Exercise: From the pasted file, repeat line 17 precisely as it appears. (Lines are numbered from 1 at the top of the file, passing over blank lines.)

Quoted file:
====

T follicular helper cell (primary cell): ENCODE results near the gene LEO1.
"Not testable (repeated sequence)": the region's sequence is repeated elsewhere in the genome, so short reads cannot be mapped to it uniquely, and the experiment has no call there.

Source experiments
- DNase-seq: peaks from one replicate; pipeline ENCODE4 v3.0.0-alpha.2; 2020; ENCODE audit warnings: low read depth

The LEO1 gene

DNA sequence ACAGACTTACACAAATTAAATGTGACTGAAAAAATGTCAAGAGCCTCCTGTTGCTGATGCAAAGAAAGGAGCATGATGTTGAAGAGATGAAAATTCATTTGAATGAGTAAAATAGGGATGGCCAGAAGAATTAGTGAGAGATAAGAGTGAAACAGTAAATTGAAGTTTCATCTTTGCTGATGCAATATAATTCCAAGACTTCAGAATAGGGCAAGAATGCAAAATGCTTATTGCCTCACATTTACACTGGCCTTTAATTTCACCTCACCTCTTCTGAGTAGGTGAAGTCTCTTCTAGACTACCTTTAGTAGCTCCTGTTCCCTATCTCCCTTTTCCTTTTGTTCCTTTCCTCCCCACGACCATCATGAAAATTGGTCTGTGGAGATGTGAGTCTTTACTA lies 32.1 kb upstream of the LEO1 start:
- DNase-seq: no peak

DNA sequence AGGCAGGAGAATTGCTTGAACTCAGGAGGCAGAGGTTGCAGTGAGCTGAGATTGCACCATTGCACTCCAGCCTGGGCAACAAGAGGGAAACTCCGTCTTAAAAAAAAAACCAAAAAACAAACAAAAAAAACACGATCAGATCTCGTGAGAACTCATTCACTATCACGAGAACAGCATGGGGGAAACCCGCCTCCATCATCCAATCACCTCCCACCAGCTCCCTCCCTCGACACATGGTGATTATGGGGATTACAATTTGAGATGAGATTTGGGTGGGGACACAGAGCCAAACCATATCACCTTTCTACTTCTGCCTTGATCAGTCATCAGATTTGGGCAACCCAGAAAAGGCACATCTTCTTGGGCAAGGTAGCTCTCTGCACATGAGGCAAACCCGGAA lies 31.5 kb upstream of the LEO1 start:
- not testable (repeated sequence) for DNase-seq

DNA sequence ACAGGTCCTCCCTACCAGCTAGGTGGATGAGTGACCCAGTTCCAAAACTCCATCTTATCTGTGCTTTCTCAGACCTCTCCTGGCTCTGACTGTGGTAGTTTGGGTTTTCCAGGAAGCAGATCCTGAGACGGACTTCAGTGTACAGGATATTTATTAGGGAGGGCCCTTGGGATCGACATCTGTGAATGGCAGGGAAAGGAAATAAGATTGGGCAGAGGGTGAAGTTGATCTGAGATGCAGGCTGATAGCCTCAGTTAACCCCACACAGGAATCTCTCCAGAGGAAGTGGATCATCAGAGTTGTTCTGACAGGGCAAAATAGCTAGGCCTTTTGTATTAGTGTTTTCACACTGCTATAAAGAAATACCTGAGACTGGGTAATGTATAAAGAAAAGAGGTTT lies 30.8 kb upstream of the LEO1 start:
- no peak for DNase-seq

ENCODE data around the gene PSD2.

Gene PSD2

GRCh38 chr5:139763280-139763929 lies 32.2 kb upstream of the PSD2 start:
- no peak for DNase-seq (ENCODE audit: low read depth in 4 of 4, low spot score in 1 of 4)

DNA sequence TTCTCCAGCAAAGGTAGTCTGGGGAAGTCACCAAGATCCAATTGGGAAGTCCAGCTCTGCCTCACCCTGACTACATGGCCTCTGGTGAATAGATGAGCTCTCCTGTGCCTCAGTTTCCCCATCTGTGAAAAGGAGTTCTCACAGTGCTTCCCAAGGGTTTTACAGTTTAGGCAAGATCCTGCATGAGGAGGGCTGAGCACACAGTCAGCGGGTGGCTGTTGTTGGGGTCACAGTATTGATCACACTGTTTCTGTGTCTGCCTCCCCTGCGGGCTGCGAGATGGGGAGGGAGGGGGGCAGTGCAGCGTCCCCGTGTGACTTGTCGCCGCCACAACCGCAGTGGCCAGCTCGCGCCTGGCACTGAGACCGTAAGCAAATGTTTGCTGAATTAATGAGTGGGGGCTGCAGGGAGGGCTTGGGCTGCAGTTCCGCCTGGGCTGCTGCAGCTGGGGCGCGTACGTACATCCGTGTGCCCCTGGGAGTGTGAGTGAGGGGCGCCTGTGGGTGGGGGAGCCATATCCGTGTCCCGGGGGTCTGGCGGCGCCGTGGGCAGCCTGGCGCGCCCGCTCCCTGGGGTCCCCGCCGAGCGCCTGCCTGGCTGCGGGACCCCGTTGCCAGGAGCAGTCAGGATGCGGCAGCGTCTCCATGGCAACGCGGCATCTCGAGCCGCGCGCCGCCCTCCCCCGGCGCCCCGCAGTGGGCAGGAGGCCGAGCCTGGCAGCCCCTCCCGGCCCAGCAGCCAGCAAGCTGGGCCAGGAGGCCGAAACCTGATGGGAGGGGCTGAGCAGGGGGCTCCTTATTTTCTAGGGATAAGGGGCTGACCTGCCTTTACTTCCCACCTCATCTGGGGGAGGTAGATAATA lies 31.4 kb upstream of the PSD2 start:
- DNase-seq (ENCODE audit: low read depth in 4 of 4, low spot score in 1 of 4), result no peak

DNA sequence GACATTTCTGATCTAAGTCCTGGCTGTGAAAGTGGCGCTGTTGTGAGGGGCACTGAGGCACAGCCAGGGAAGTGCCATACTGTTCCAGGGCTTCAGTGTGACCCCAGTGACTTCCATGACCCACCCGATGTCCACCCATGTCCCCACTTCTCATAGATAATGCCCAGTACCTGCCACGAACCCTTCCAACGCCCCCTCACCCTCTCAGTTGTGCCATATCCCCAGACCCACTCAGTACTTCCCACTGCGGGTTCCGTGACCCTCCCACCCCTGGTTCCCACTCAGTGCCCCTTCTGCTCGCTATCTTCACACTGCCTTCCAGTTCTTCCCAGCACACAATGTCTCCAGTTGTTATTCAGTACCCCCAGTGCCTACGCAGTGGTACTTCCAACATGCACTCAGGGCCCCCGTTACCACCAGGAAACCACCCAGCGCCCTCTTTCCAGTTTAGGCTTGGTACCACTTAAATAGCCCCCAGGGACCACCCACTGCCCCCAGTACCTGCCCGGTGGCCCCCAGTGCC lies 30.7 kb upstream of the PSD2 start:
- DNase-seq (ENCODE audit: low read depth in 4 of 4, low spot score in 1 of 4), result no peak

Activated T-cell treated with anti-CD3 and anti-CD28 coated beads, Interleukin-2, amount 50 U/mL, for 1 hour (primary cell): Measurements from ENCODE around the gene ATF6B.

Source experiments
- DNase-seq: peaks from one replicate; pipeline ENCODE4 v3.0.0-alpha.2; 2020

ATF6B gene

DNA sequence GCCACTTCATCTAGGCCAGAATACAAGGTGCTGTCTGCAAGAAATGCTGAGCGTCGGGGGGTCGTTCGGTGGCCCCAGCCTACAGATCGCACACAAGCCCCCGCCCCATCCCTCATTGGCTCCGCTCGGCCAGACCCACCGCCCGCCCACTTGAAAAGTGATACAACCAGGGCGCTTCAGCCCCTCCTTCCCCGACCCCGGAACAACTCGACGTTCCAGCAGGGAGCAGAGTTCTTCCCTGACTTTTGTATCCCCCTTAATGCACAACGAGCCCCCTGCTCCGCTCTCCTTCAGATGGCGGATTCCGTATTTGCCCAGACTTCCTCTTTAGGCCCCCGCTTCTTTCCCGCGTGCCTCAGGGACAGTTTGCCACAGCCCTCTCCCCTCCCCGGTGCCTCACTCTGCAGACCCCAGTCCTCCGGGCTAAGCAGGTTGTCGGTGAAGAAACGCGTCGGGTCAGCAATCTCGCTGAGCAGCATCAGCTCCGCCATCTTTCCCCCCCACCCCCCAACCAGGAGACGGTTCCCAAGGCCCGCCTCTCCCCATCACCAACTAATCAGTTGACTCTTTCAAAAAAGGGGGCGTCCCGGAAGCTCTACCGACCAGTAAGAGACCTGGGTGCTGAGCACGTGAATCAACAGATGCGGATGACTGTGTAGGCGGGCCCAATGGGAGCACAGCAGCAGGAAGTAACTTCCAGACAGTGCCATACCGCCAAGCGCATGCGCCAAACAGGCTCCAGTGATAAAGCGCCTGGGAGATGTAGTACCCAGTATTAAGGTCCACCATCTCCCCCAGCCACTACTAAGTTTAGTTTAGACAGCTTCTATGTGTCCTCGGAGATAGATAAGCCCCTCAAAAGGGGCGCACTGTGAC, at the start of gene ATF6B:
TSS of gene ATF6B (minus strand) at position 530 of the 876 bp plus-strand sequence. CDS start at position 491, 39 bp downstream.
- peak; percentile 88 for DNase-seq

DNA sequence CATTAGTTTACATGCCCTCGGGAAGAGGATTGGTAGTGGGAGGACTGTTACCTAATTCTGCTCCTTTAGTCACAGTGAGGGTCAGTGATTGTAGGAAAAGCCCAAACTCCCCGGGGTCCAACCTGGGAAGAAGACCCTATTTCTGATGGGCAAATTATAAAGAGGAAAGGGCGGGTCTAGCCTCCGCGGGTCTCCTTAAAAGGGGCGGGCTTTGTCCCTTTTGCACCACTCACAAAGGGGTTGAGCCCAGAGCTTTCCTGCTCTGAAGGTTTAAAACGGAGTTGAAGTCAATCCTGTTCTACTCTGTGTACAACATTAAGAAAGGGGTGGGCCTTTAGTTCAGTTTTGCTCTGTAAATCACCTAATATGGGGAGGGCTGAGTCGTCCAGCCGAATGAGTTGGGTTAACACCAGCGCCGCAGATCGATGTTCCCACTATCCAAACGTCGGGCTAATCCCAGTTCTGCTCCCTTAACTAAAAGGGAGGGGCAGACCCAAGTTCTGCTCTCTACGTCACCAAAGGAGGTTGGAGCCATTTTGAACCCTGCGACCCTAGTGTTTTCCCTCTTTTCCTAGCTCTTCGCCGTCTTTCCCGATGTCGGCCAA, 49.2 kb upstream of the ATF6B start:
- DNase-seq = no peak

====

- DNase-seq (ENCODE audit: low read depth in 4 of 4, low spot score in 1 of 4), result no peak